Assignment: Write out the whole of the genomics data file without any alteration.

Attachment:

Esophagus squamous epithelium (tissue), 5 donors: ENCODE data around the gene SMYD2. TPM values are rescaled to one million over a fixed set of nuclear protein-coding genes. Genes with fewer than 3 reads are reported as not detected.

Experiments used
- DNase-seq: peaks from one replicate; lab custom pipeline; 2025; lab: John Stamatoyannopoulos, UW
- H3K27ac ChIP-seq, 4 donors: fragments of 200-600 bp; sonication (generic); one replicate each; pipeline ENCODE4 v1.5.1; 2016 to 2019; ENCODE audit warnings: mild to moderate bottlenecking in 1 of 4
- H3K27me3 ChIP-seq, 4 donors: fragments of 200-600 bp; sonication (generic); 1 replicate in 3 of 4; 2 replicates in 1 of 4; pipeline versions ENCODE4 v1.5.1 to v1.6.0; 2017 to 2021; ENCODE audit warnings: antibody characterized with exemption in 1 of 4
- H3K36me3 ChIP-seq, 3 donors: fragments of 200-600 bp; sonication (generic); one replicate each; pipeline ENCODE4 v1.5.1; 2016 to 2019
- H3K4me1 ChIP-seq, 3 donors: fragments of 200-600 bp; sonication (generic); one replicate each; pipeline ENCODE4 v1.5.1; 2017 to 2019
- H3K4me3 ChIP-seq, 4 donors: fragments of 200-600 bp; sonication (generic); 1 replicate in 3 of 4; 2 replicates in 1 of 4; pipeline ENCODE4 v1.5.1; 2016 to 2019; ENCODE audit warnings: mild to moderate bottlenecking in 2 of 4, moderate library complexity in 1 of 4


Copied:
Esophagus squamous epithelium (tissue), 5 donors: ENCODE data around the gene SMYD2. TPM values are rescaled to one million over a fixed set of nuclear protein-coding genes. Genes with fewer than 3 reads are reported as not detected.

Experiments used
- DNase-seq: peaks from one replicate; lab custom pipeline; 2025; lab: John Stamatoyannopoulos, UW
- H3K27ac ChIP-seq, 4 donors: fragments of 200-600 bp; sonication (generic); one replicate each; pipeline ENCODE4 v1.5.1; 2016 to 2019; ENCODE audit warnings: mild to moderate bottlenecking in 1 of 4
- H3K27me3 ChIP-seq, 4 donors: fragments of 200-600 bp; sonication (generic); 1 replicate in 3 of 4; 2 replicates in 1 of 4; pipeline versions ENCODE4 v1.5.1 to v1.6.0; 2017 to 2021; ENCODE audit warnings: antibody characterized with exemption in 1 of 4
- H3K36me3 ChIP-seq, 3 donors: fragments of 200-600 bp; sonication (generic); one replicate each; pipeline ENCODE4 v1.5.1; 2016 to 2019
- H3K4me1 ChIP-seq, 3 donors: fragments of 200-600 bp; sonication (generic); one replicate each; pipeline ENCODE4 v1.5.1; 2017 to 2019
- H3K4me3 ChIP-seq, 4 donors: fragments of 200-600 bp; sonication (generic); 1 replicate in 3 of 4; 2 replicates in 1 of 4; pipeline ENCODE4 v1.5.1; 2016 to 2019; ENCODE audit warnings: mild to moderate bottlenecking in 2 of 4, moderate library complexity in 1 of 4